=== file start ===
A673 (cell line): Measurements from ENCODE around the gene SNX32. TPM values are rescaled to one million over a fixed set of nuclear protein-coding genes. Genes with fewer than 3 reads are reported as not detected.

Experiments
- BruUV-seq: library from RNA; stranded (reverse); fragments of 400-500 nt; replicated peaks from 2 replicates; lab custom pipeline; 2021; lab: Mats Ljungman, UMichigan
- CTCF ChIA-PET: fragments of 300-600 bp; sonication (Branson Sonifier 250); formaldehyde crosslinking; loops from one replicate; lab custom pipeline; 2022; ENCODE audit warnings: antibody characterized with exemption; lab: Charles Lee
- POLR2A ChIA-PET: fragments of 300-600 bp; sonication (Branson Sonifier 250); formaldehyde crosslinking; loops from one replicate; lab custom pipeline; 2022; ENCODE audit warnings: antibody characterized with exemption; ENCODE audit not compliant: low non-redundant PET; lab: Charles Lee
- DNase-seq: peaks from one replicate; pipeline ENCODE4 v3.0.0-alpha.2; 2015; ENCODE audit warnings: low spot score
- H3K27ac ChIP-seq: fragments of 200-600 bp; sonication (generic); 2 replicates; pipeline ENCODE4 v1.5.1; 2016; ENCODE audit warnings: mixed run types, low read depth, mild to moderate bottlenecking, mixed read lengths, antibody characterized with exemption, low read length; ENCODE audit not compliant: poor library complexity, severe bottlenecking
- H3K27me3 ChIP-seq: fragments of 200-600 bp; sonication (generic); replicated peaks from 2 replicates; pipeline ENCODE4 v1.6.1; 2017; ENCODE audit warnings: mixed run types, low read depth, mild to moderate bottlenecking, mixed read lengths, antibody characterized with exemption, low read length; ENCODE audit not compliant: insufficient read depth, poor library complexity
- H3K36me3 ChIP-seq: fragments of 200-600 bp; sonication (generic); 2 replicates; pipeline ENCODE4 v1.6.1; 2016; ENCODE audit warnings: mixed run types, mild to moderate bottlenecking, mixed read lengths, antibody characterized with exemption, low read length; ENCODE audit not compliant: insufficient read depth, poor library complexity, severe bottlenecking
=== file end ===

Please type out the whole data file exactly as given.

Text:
A673 (cell line): Measurements from ENCODE around the gene SNX32. TPM values are rescaled to one million over a fixed set of nuclear protein-coding genes. Genes with fewer than 3 reads are reported as not detected.

Experiments
- BruUV-seq: library from RNA; stranded (reverse); fragments of 400-500 nt; replicated peaks from 2 replicates; lab custom pipeline; 2021; lab: Mats Ljungman, UMichigan
- CTCF ChIA-PET: fragments of 300-600 bp; sonication (Branson Sonifier 250); formaldehyde crosslinking; loops from one replicate; lab custom pipeline; 2022; ENCODE audit warnings: antibody characterized with exemption; lab: Charles Lee
- POLR2A ChIA-PET: fragments of 300-600 bp; sonication (Branson Sonifier 250); formaldehyde crosslinking; loops from one replicate; lab custom pipeline; 2022; ENCODE audit warnings: antibody characterized with exemption; ENCODE audit not compliant: low non-redundant PET; lab: Charles Lee
- DNase-seq: peaks from one replicate; pipeline ENCODE4 v3.0.0-alpha.2; 2015; ENCODE audit warnings: low spot score
- H3K27ac ChIP-seq: fragments of 200-600 bp; sonication (generic); 2 replicates; pipeline ENCODE4 v1.5.1; 2016; ENCODE audit warnings: mixed run types, low read depth, mild to moderate bottlenecking, mixed read lengths, antibody characterized with exemption, low read length; ENCODE audit not compliant: poor library complexity, severe bottlenecking
- H3K27me3 ChIP-seq: fragments of 200-600 bp; sonication (generic); replicated peaks from 2 replicates; pipeline ENCODE4 v1.6.1; 2017; ENCODE audit warnings: mixed run types, low read depth, mild to moderate bottlenecking, mixed read lengths, antibody characterized with exemption, low read length; ENCODE audit not compliant: insufficient read depth, poor library complexity
- H3K36me3 ChIP-seq: fragments of 200-600 bp; sonication (generic); 2 replicates; pipeline ENCODE4 v1.6.1; 2016; ENCODE audit warnings: mixed run types, mild to moderate bottlenecking, mixed read lengths, antibody characterized with exemption, low read length; ENCODE audit not compliant: insufficient read depth, poor library complexity, severe bottlenecking